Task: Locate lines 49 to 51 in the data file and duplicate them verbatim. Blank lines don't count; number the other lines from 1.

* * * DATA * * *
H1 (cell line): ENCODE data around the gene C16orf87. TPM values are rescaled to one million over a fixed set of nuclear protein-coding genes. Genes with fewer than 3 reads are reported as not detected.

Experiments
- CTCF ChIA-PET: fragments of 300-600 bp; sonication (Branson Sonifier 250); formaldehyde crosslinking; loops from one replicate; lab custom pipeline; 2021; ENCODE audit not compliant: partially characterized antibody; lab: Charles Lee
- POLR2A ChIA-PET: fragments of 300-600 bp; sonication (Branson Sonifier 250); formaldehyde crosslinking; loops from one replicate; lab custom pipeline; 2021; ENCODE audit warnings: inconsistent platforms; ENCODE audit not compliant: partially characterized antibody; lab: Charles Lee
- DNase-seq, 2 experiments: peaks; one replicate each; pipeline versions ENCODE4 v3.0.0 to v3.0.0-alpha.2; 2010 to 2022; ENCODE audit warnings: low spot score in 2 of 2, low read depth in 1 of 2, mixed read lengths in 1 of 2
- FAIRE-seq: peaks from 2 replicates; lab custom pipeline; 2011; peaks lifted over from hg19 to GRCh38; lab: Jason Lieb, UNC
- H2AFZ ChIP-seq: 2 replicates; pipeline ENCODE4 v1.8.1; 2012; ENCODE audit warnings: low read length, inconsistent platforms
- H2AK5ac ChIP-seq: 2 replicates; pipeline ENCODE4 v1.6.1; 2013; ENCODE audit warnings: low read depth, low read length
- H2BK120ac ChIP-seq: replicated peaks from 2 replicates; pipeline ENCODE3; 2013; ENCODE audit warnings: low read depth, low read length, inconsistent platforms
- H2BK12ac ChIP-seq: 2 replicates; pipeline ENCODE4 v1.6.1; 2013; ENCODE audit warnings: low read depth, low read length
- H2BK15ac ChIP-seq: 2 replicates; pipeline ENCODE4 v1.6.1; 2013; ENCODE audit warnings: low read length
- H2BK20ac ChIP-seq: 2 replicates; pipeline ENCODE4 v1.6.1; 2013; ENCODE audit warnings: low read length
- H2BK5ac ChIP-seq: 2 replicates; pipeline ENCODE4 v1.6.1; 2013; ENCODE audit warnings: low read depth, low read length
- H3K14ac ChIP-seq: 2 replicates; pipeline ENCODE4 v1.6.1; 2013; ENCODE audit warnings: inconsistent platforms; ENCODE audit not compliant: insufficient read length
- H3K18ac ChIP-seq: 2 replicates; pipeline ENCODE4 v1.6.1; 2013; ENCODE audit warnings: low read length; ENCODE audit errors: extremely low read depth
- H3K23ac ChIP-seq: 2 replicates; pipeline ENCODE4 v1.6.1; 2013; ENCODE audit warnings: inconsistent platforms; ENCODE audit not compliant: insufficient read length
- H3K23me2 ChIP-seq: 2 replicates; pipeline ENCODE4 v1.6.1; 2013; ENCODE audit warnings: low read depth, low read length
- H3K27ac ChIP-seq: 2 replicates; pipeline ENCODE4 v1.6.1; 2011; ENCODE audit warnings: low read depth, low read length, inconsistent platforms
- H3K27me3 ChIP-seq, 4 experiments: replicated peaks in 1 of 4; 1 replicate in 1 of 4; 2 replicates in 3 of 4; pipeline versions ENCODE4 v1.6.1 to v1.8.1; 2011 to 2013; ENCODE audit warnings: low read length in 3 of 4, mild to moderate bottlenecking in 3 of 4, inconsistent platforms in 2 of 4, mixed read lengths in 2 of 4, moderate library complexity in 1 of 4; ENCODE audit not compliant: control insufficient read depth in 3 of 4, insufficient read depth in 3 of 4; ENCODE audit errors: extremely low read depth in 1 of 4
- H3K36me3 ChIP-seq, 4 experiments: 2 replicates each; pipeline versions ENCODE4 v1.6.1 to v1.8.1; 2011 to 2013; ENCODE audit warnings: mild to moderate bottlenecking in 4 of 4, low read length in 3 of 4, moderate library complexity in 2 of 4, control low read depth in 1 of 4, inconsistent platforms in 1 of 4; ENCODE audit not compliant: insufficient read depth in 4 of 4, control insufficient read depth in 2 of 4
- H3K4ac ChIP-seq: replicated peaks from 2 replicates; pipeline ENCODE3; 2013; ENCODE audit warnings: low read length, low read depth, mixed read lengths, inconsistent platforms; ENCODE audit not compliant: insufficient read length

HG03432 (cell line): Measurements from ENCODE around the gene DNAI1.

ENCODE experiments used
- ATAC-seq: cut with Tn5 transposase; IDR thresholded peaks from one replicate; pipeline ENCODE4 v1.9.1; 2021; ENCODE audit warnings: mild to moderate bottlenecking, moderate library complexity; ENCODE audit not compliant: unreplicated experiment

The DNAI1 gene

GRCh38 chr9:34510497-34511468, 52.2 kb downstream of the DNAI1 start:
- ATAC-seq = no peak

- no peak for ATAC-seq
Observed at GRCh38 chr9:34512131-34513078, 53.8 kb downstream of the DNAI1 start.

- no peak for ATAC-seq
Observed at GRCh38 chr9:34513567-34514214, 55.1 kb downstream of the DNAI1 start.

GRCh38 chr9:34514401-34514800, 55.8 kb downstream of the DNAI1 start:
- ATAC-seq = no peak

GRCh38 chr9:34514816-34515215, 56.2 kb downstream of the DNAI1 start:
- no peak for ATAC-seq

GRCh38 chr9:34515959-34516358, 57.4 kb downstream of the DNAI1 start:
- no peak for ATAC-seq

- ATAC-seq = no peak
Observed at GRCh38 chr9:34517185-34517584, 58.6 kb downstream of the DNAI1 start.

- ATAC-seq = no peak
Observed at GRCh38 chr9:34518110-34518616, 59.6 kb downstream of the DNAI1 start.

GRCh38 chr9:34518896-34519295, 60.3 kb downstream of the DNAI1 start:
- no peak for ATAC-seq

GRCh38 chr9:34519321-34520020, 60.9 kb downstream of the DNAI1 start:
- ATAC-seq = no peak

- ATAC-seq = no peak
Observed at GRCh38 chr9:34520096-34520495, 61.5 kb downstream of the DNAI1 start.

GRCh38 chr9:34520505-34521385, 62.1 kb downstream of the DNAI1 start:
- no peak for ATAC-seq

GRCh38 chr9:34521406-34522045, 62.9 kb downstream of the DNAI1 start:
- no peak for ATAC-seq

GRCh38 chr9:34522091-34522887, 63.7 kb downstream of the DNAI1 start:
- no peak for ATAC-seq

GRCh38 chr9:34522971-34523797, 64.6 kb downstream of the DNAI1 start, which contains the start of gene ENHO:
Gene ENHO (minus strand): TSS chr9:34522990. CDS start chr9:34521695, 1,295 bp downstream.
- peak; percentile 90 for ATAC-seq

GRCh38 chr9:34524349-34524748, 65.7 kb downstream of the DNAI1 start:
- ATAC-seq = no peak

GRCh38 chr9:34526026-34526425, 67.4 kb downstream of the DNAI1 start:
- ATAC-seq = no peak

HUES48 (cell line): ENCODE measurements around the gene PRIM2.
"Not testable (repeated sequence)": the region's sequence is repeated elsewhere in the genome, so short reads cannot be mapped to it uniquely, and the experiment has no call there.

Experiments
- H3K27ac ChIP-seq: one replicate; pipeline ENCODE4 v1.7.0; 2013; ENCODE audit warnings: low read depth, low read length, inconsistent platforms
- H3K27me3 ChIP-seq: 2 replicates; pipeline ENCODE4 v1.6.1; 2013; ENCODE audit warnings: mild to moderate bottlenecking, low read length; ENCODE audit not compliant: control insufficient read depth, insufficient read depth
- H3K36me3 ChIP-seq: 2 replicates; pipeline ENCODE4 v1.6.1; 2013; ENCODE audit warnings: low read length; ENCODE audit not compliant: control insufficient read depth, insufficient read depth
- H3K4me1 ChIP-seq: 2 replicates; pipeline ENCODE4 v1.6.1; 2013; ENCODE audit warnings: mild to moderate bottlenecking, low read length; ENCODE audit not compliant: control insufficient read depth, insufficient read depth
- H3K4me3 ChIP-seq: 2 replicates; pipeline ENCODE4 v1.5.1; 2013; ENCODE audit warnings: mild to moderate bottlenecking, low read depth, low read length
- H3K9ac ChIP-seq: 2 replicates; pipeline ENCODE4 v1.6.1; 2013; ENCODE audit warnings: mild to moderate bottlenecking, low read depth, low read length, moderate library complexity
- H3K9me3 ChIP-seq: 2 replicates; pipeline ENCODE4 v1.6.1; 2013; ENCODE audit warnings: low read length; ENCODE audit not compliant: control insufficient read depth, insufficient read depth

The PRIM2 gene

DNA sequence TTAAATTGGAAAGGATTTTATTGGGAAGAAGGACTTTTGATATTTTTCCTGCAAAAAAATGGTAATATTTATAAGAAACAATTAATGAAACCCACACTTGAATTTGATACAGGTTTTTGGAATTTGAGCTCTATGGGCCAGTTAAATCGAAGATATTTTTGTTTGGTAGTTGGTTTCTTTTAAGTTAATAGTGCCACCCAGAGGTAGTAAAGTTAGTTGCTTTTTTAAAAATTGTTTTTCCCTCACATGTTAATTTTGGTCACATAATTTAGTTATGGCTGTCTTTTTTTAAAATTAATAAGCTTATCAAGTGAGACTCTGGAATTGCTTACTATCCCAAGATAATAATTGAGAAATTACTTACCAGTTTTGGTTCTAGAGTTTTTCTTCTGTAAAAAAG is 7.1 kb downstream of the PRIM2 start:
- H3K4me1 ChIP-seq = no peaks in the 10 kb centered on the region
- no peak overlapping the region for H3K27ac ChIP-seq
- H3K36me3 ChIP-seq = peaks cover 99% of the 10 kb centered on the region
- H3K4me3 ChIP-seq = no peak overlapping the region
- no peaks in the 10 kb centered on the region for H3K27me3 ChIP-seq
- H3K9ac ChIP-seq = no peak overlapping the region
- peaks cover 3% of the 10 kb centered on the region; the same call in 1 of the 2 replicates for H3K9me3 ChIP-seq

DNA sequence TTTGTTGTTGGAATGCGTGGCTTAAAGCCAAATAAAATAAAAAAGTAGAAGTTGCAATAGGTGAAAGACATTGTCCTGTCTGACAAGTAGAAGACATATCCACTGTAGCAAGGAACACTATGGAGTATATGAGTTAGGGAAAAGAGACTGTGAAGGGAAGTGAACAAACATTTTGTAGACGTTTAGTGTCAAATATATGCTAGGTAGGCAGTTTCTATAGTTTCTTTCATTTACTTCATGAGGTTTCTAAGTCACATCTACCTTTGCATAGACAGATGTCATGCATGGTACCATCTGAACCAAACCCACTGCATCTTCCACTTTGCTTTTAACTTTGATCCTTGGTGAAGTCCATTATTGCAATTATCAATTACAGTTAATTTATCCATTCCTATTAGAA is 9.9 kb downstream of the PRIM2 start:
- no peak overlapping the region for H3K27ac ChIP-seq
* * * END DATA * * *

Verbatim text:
- no peak for ATAC-seq

GRCh38 chr9:34521406-34522045, 62.9 kb downstream of the DNAI1 start:
- no peak for ATAC-seq